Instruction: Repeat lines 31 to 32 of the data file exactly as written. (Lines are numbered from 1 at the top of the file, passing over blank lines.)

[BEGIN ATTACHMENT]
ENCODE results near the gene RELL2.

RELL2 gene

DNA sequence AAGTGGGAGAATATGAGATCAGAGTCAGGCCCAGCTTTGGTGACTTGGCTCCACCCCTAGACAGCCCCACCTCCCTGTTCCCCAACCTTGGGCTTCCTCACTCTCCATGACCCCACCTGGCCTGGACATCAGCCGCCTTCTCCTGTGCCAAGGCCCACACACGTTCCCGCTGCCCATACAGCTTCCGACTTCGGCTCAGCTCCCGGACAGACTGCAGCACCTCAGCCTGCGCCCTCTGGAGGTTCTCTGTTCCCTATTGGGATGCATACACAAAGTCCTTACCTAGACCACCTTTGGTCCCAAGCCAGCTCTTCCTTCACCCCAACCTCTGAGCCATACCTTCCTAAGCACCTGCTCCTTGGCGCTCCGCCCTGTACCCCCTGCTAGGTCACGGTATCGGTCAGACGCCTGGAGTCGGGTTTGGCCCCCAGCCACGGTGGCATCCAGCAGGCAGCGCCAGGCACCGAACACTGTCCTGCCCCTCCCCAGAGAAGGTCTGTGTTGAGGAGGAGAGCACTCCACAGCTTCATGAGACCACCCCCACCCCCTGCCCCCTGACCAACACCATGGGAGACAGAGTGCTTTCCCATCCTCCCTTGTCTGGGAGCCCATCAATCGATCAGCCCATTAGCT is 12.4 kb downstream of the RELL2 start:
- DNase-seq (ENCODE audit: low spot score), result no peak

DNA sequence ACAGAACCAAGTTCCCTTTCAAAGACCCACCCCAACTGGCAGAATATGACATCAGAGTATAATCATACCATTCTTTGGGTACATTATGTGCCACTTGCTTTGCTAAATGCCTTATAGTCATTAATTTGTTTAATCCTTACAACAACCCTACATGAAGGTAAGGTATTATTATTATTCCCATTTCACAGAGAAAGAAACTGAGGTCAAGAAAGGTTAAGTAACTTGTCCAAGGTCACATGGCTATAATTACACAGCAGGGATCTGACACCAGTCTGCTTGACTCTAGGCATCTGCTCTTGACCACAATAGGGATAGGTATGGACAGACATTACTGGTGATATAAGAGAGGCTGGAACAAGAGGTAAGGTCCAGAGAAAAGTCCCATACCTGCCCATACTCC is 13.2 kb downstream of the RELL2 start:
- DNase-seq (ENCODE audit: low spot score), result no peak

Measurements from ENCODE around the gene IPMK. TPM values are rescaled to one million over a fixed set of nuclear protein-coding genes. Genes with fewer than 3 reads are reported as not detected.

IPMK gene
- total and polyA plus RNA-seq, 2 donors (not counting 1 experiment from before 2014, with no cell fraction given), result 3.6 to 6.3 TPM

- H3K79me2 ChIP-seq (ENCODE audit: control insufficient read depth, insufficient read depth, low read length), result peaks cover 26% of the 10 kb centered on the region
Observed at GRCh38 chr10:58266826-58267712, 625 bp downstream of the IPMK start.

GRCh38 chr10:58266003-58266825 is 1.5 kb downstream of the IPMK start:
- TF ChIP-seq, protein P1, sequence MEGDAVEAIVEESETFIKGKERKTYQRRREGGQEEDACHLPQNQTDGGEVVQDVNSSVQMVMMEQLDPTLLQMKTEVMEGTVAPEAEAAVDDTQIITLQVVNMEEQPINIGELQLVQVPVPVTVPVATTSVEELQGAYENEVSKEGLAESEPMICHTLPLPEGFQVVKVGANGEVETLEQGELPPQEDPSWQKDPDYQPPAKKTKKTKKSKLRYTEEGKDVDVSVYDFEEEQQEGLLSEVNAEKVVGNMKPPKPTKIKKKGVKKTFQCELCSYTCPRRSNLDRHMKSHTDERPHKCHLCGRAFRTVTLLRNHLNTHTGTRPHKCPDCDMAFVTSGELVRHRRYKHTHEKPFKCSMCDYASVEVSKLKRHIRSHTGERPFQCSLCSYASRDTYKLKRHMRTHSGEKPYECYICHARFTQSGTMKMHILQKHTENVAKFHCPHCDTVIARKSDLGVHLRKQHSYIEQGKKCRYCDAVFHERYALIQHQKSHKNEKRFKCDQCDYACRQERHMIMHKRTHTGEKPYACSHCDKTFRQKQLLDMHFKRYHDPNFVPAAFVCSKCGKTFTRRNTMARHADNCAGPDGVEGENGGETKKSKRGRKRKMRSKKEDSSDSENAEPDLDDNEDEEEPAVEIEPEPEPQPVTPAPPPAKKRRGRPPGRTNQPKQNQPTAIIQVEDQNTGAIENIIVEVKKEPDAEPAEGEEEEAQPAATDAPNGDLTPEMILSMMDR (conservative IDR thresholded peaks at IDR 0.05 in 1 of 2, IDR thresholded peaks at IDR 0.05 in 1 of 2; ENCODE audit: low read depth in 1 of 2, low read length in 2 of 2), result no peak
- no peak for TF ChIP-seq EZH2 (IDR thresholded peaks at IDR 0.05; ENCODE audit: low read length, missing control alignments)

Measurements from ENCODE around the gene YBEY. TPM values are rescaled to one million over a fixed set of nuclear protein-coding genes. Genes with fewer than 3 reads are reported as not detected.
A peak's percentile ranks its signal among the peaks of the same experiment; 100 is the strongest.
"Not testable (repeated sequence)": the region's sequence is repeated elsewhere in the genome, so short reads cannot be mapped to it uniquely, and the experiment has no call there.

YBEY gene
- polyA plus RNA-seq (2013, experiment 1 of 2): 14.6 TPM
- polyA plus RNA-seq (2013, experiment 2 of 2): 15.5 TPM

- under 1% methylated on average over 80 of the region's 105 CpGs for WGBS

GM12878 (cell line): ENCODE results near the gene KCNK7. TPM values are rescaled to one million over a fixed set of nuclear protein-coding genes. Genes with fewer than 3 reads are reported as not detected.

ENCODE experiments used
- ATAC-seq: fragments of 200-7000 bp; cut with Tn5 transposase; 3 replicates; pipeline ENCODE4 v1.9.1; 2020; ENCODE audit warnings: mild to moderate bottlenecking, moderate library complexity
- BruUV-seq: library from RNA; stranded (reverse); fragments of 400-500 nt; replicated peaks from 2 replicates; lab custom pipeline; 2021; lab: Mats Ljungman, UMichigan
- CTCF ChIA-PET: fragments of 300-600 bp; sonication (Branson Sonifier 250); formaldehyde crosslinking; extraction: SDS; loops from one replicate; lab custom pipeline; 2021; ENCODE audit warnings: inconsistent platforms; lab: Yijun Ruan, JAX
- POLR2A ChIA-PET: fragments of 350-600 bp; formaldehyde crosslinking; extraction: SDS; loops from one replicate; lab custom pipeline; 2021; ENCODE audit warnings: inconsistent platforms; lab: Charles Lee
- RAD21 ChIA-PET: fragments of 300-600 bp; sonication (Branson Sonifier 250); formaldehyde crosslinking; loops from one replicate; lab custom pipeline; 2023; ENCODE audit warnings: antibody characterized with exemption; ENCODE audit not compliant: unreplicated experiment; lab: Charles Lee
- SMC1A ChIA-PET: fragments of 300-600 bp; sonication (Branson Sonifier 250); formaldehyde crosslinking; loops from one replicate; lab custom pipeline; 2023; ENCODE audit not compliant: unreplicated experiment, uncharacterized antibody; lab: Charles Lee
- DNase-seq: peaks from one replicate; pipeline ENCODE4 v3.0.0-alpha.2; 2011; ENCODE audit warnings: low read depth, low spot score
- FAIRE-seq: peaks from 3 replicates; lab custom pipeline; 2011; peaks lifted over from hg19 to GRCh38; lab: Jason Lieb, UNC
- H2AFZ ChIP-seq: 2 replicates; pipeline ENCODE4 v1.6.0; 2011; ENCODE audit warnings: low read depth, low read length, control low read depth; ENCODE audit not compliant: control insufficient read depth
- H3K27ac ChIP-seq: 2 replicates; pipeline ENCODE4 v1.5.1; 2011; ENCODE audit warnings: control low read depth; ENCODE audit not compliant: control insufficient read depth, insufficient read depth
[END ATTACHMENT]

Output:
- FAIRE-seq: peaks from 3 replicates; lab custom pipeline; 2011; peaks lifted over from hg19 to GRCh38; lab: Jason Lieb, UNC
- H2AFZ ChIP-seq: 2 replicates; pipeline ENCODE4 v1.6.0; 2011; ENCODE audit warnings: low read depth, low read length, control low read depth; ENCODE audit not compliant: control insufficient read depth